The light at this time of year is so poor that I, for one, would have been very unhappy riding my Dragonfly home at 3pm. My eyesight isn't good enough for me to feel safe in those conditions. If I'd been Josephine Punter, I'd probably have chosen to come to Ardingly by car. I would have been leaving it up to everyone else to bring their bikes, and put them on display, and so entertain me for a day.

    The last word goes to Karl B, who pretty much summed up what would be my ideal outing. 'A good bimble to a bike show, a natter and a pint, that's what Sundays should be like.'

    2005 Autumn South of England RealClassic Bike Show


  • Pre-1950s: 1948 Norton ES2 of Les Rogers
  • 1950s: 1957 Royal Enfield Clipper of Kim Buick
  • 1960s: 1960 BSA Golden Flash of Roger Bird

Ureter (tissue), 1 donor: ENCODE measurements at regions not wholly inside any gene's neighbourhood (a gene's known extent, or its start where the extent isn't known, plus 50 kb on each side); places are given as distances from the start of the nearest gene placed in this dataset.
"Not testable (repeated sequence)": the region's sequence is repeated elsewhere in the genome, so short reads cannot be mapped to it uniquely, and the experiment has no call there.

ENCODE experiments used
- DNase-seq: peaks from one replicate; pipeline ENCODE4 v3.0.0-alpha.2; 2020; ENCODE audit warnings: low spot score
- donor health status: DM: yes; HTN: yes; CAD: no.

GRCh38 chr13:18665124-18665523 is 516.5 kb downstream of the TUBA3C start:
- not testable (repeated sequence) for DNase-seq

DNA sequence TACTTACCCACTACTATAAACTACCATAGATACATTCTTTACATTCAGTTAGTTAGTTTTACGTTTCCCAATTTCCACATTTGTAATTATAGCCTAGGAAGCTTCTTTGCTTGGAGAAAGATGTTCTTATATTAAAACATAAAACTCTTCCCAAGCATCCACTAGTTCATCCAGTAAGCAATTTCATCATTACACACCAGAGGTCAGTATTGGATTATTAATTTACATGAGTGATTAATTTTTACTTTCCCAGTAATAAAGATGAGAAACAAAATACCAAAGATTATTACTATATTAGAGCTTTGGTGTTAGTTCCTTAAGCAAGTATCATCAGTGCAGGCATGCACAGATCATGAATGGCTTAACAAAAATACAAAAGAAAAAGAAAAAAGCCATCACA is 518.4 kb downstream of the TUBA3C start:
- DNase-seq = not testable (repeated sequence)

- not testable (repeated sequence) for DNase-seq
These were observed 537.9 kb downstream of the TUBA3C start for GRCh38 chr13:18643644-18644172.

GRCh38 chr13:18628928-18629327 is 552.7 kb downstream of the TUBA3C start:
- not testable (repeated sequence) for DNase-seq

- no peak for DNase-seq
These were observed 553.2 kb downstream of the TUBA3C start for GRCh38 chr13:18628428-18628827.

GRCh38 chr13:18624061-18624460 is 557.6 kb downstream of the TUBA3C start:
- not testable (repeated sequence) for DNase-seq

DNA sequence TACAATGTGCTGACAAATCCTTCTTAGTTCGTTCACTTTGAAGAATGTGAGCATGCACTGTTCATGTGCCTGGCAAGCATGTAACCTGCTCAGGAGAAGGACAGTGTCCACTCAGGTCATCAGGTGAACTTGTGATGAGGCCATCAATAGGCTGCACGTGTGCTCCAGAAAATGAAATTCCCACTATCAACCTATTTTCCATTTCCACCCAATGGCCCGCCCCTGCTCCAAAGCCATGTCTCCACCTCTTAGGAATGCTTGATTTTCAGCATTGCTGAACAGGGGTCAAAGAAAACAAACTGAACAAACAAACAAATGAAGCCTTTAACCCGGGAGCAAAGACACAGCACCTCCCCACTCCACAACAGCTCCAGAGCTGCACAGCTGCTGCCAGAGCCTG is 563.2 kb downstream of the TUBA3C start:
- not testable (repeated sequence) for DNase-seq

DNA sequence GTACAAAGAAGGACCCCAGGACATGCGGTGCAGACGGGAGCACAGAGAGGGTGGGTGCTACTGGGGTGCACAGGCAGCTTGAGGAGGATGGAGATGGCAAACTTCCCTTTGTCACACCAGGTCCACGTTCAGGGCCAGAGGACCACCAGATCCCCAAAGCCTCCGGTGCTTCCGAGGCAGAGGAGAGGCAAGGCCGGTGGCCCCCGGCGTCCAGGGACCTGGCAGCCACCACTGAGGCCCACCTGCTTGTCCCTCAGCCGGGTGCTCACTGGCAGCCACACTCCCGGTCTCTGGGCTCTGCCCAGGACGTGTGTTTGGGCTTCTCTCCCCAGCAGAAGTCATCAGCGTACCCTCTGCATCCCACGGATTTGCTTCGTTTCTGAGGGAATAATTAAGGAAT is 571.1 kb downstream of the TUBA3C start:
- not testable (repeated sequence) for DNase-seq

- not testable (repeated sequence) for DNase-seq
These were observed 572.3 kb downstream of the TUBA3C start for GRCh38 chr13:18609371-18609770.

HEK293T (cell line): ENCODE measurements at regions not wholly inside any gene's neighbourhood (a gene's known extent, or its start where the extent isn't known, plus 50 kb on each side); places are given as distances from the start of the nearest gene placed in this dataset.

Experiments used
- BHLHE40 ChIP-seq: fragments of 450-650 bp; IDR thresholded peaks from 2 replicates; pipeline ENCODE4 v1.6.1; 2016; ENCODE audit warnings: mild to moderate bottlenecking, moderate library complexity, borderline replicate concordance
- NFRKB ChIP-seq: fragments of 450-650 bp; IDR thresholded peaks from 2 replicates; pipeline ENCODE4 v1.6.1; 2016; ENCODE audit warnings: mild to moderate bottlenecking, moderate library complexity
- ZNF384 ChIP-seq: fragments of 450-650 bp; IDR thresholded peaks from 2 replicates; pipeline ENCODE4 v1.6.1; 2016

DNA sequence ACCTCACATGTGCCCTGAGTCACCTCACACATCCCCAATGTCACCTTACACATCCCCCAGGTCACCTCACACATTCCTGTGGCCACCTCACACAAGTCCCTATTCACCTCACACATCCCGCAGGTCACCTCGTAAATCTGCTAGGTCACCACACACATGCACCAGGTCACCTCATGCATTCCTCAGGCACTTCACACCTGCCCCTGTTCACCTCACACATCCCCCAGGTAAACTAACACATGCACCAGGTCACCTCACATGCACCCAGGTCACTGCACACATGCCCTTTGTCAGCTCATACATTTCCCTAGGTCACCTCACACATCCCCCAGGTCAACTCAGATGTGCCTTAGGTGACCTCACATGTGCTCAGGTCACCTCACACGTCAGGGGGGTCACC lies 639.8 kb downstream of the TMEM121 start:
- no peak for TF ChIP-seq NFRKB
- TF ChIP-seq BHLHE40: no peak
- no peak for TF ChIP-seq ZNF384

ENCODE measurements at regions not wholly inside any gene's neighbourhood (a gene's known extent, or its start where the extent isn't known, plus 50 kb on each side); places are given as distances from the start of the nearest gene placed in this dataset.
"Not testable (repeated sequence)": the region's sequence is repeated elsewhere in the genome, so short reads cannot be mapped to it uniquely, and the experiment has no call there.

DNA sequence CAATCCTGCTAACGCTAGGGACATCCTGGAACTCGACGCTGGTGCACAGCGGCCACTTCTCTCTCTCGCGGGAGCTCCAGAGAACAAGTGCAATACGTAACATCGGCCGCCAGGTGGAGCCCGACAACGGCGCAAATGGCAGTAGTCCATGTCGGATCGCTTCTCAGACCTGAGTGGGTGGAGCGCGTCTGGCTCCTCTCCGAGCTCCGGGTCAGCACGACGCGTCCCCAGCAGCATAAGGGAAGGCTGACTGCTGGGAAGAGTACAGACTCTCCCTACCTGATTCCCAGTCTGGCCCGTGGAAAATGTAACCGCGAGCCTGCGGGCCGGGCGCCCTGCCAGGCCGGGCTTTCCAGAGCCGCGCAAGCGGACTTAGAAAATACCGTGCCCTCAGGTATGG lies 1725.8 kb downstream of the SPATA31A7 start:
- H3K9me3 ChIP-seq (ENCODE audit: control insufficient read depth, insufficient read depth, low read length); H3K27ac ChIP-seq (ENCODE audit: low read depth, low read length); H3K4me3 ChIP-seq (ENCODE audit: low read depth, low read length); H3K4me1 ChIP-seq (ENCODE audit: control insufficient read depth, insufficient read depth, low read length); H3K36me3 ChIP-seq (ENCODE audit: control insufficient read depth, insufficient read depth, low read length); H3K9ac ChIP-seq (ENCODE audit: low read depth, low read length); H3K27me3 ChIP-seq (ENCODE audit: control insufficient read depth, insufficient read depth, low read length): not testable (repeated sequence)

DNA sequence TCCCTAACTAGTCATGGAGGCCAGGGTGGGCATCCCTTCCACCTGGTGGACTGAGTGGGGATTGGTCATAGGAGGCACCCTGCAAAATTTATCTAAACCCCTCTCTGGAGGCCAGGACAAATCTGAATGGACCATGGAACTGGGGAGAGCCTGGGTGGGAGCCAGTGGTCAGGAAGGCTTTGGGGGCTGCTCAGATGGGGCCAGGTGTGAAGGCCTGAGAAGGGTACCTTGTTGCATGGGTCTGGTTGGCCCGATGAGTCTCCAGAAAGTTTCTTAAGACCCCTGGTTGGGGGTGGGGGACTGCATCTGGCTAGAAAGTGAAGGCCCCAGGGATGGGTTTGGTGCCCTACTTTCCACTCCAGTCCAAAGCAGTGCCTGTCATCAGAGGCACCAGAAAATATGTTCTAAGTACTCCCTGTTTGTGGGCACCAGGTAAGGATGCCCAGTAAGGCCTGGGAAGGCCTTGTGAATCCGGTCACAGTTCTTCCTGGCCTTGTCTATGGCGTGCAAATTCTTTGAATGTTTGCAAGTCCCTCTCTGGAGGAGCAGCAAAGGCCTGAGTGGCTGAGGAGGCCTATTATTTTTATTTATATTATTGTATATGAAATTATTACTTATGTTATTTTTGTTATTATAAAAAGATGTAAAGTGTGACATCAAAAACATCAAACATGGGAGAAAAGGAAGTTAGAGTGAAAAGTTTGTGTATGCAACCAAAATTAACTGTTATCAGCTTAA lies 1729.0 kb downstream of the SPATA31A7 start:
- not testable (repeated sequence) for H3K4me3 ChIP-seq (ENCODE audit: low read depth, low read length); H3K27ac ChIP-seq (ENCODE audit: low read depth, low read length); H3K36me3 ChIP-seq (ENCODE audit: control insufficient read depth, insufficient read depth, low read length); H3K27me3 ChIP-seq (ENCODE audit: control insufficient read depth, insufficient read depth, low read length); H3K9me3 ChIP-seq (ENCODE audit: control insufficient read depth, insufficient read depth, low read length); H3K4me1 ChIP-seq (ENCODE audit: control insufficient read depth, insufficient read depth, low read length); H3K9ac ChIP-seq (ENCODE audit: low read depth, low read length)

• 1970s: 1970 Triumph T120R of Neil Pattiemore
  • 1980s: 1984 Yamaha RD350 of Matt Jupp
  • Best BSA: 1968 Rocket 3 of Don Hiscock
  • Best Triumph: 1955 Tiger 110 of Andy Cook
  • Best Norton: 1967 650SS of Ken Rawlinson
  • Best Euro or American: 1934 Indian Four of Mike de Bidaph
  • Best Japanese: 1976 Kawasaki KH400 of Trev Lanes
  • Best 2-Stroke: 1964 Francis-Barnett C91 of Brain Fowler
  • Competition: 1959 Norton Manx of John Rollison
  • Ridden RealClassic: 1949 Triumph T100 of Allan Venner
  • Bike of the Show: 1975 Norton Commando of S Smith

    Our RC thanks to: Tony Curzon for bringing the UT and supplying expert hybrid advice; everyone else who brought a bike for us all to enjoy; PaulG80 without whose help the RC stand would have been over-run; Les the commentator who works damn hard to entertain people; (A) for the timely bottle of water; Andrew for organising it all; all the jolly people who said hello at the stand; Colin for the honey delivery, and my sister for scaring the bejasus out of me.

    What makes a Good Show?